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It’s easy to get high on God in America.
But is this good religion?
In a compelling follow-up to her memoir, Girl at the End of the World, Elizabeth Esther explores how religious fervor can become religious addiction.
The evidence is everywhere. In families who inexplicably choose to harm their children in order to abide by cultic church doctrine. But in ordinary believers too who use God the same way addicts use drugs or alcohol—to numb pain, alter their mood, or simply to escape the realities of this messy, unpredictable thing called life.
If you’ve ever wondered how a religion that preaches freedom and love can produce judgmental and unkind followers; if you’ve ever felt captive to the demanding God of your own childhood; if you’ve struggled to find contentment without needing another emotional hit from a “life-changing” conference or “mountain-top” experience, then Spiritual Sobriety is for you. The author, who grew up in a hyper-controlling church cult, will help you find hope and rebirth in the ruins of disillusioned faith.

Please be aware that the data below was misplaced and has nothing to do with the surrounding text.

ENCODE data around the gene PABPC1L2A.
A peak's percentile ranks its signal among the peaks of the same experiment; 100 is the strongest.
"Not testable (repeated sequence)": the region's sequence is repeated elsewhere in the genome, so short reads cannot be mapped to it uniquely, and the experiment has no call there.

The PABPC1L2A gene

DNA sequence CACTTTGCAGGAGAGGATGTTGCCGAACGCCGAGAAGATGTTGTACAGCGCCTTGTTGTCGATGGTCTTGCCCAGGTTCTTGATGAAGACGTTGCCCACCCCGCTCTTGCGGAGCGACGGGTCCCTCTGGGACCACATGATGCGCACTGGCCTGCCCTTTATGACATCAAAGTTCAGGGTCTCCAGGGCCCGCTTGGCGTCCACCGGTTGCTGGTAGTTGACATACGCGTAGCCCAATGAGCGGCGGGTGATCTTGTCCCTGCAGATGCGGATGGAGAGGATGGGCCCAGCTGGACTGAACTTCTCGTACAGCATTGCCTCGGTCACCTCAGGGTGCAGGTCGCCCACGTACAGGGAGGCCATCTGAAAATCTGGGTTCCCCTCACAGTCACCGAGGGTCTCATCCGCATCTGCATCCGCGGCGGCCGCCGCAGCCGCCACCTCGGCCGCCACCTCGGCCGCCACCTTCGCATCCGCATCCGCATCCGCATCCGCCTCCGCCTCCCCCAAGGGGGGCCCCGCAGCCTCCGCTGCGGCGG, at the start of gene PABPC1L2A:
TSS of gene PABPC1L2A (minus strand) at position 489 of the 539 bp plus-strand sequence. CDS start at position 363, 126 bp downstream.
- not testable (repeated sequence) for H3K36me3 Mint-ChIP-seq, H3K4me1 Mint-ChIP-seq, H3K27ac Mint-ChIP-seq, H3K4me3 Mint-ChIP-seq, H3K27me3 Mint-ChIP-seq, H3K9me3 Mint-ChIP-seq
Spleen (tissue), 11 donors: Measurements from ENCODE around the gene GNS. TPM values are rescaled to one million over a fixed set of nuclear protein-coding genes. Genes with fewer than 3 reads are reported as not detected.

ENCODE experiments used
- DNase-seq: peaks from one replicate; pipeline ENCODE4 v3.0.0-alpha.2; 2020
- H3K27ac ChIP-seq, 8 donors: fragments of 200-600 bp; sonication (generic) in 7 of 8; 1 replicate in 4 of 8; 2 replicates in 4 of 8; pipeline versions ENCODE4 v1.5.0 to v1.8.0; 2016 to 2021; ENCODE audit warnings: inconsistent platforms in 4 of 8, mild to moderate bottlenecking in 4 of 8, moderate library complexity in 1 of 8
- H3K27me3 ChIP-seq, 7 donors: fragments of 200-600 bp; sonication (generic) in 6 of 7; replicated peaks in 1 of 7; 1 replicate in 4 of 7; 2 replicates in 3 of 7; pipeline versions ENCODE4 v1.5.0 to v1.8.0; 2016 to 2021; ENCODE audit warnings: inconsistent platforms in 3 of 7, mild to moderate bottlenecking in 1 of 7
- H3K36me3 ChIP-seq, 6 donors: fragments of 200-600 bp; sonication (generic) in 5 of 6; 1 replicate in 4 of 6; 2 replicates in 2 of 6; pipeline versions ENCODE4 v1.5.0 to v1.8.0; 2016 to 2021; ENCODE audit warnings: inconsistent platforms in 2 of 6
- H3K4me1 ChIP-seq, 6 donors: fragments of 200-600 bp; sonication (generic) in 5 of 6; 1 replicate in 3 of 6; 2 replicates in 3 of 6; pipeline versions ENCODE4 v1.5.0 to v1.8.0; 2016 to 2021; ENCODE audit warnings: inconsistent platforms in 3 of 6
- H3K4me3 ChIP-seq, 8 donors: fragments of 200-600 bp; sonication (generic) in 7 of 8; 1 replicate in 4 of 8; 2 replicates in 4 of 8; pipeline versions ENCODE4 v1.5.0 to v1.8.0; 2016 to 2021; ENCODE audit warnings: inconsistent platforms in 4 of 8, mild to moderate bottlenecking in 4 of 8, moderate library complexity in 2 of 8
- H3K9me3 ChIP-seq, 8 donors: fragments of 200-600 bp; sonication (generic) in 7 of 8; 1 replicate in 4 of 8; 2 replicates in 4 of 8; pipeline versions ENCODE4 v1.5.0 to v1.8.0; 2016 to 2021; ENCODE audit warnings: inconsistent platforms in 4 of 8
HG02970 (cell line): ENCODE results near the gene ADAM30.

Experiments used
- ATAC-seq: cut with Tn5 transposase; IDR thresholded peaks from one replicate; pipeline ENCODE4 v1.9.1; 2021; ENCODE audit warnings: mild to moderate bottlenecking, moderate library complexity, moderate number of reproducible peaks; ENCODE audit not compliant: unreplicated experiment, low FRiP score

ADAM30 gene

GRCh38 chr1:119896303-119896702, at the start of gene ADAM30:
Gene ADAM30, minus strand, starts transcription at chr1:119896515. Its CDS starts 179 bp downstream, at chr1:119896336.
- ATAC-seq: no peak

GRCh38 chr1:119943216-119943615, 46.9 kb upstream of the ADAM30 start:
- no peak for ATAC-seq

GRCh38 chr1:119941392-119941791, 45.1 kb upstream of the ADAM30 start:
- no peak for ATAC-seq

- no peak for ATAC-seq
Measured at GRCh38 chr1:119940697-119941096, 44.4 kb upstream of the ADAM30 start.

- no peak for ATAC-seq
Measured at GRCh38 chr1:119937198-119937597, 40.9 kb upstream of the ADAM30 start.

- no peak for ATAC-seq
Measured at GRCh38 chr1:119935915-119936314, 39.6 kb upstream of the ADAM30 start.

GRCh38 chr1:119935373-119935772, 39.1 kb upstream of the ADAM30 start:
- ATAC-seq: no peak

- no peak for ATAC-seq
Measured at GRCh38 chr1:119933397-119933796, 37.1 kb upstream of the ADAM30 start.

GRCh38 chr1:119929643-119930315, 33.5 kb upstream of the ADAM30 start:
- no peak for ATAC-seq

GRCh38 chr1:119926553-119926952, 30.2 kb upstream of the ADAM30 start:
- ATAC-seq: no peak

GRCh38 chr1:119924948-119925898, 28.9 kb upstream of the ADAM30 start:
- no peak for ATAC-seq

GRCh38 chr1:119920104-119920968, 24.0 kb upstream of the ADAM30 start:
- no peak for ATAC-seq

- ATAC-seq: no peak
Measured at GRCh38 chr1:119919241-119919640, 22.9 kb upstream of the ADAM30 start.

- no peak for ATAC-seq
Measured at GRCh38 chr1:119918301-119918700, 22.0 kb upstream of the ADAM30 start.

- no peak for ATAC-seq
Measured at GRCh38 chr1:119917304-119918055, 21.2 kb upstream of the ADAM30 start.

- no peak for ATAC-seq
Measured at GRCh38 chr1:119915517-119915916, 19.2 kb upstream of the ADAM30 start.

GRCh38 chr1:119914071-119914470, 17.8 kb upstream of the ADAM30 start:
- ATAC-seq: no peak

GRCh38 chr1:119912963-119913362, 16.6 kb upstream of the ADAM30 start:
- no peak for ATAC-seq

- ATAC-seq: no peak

Filled with stories and warm, practical advice, Spiritual Sobriety offers a gentle path out of the desperate cycles of craving-euphoria-hangover and into a freer, clean-and-sober faith practice.
Girl at the Edge of the World shared Elizabeth Esther’s experience within and escape from a fundamentalist cult, and now, her Spiritual Sobriety: Stumbling Back to Faith When Good Religion Goes Bad addresses the problem of and recovery from religious addiction. Once again, with honesty and eloquence, stories from her personal experience fill the pages and provide an interesting and eye-opening read regarding faith. Her inclusion of practical advice for the readers also struggling with religious addiction makes Spiritual Sobriety quite thought-provoking (even without complete agreement to the conclusions about faith). Overall, I really enjoyed reading this new book by Elizabeth Esther and recommend it to fans of faith memoirs.
Thanks to Blogging for Books, I received a copy of Spiritual Sobriety and the opportunity to provide an honest review. I was not required to write a positive review, and all the opinions I have expressed are my own.